And like the fables and stories of old, it felt as though he was created anew, flesh kneaded and warmed in the hands of a god, breath given, restored by lips upon his. He was desperate for it, craving it, hungry for the reassurance of forgiveness in his touch, the laying of hands, the healing of flesh and spirit. Theirs was an unholy communion, the essence of fallen gods and wretched sinners, but it brought them to a place of ecstasy beyond the wildest dreams of heaven.
"For you have need of endurance, so that after you have done the will of God, you may receive the promise." - Hebrews 10:36 NKJV
He saw himself a sinner, Al knew. The unforgiven, cast from paradise. The lost one, sullied with sin, with bloodstained hands. But try as he might, Al could not make him see nothing was further from the truth.
He was not the god, the savior, the giver of life.
His brother had been the one who took their sins upon himself, who bore the whips and scorns of the years and trials, while he remained dead in their sin.
It was his brother's blood shed which restored him to life, whole and new and clean, purified.
It was his brother crucified to the cross they both bore, his brother who walked the road alone, never quite fully in Al's company, never quite letting him in all the way into the darkest parts. It was Ed who bore the agonies of the flesh, the temptations, the weariness.
It was Ed who suffered, who died, who sacrificed, so that he might live.
He was no one's savior. It was his brother. His christ, his god, his salvation.
Dead in sin, by his stripes healed.
In his absence, he became a mirror, an image of his christ, a reflection of who he kept within his heart. His brother would come back, Al knew, or he would go to him. They would not be separated forever, and they weren't.
His brother had been stunned that Al left behind their home to follow him, and Al was at a loss how to make him understand that his home was wherever he was. That this was their paradise, their rapture, caught up together, never to be separated again. His savior died and left, restoring him whole, clean and pure and sinless once again. His savior returned, and he followed him home.
And their moments alone were worship, prayers of mercy and forgiveness, and praise of forgiveness granted and received. Hands and lips adoring, praising every scar, every inch of sacred flesh, of the boy-god made man.
Together, they dwelt in their sin, carrying the full knowledge of what might happen to them if they were discovered. But really, what was new? It was no different in Amestris, and perhaps, that little bit of continuity was a source of strange comfort in itself, a sin unique between them, secret from the world.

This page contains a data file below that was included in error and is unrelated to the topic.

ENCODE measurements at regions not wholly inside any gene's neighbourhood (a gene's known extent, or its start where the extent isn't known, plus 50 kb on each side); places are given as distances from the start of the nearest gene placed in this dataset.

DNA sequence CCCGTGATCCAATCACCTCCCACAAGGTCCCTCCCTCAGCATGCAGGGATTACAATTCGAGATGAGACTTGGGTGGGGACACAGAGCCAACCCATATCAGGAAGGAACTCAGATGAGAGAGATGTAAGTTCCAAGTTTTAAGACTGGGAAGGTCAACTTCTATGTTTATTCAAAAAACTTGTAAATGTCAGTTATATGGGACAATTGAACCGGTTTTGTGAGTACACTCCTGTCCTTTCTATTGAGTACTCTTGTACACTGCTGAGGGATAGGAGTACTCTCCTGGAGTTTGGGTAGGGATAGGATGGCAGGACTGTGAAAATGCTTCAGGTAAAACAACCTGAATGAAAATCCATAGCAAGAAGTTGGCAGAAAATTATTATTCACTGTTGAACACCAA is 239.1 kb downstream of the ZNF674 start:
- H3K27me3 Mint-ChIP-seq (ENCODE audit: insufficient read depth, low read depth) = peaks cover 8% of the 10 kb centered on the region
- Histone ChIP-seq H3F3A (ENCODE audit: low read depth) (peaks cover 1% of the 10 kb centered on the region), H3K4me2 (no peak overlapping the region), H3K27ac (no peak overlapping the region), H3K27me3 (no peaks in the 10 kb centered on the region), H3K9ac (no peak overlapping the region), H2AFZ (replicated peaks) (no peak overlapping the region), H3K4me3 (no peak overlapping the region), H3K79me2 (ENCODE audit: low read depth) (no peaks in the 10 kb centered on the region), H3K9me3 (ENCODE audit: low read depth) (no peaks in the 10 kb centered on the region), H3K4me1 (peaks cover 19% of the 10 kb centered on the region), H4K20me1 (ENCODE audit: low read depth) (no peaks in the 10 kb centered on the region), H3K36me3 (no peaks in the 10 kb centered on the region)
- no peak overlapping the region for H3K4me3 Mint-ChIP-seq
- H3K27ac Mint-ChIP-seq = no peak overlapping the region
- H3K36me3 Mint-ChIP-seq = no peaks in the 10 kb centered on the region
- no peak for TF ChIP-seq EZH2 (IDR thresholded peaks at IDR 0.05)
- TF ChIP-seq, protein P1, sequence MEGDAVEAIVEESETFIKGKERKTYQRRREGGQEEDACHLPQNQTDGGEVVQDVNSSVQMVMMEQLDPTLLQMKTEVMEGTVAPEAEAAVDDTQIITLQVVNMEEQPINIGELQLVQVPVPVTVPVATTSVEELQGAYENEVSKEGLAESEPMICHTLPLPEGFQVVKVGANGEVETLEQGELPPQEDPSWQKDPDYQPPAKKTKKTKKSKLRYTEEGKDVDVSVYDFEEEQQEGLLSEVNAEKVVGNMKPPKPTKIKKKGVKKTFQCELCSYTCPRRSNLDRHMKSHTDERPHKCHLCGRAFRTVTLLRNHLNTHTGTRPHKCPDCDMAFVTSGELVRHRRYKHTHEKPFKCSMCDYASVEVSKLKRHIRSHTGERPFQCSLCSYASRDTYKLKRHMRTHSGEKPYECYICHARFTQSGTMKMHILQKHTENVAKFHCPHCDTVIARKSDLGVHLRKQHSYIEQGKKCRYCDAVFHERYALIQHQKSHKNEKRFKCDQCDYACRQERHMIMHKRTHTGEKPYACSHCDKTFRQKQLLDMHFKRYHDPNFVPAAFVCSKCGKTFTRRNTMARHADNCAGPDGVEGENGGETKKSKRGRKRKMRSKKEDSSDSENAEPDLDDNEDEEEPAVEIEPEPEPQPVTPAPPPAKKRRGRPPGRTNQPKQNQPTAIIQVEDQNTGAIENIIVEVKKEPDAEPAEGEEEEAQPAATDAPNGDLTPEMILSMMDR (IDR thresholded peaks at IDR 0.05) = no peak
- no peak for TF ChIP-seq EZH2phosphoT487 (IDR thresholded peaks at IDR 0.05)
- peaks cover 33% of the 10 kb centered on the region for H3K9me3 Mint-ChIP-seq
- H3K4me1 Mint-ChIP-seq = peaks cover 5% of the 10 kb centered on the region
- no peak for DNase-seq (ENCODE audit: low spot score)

In the quite hours of darkness, skin sticky against skin as they clung to one another, feeling the warmth, the softness, the strength as their breath returned, it sometimes crossed his mind that perhaps, they both were right, and they both were wrong.
Both of them sinners. Both of them gods. Fallen gods, cast out among the mortals, having walked through wonders, harboring power beyond all comprehension of their surroundings. Like the Greek myths of old, pagan gods, carnal and proud, stripped of their divinity by the origins of their gifts, the father, the Zeus, the Gate.
But it was all fantastical thinking, a justification of the touches, the kisses, the heated needs and mewling passions. In the end, it merely boiled down to all the same thing: they were brothers. They were inseparable. They had walked the domain of gods and paid the price.
All they had left was one another, nothing more than what they started out with, and far less than before.
But they still had one another.
In the darkness, Al closed his eyes and smiled.
That was enough.
Because your steadfast love is better than life, my lips will praise you. So I will bless you as long as I live; I will lift up my hands and call on your name. My soul is satisfied as with a rich feast, and my mouth praises you with joyful lips when I think of you on my bed, and meditate on you in the watches of the night; for you have been my help, and in the shadow of your wings I sing for joy. My soul clings to you; your right hand upholds me. - Psalm 63:3-8, NRSV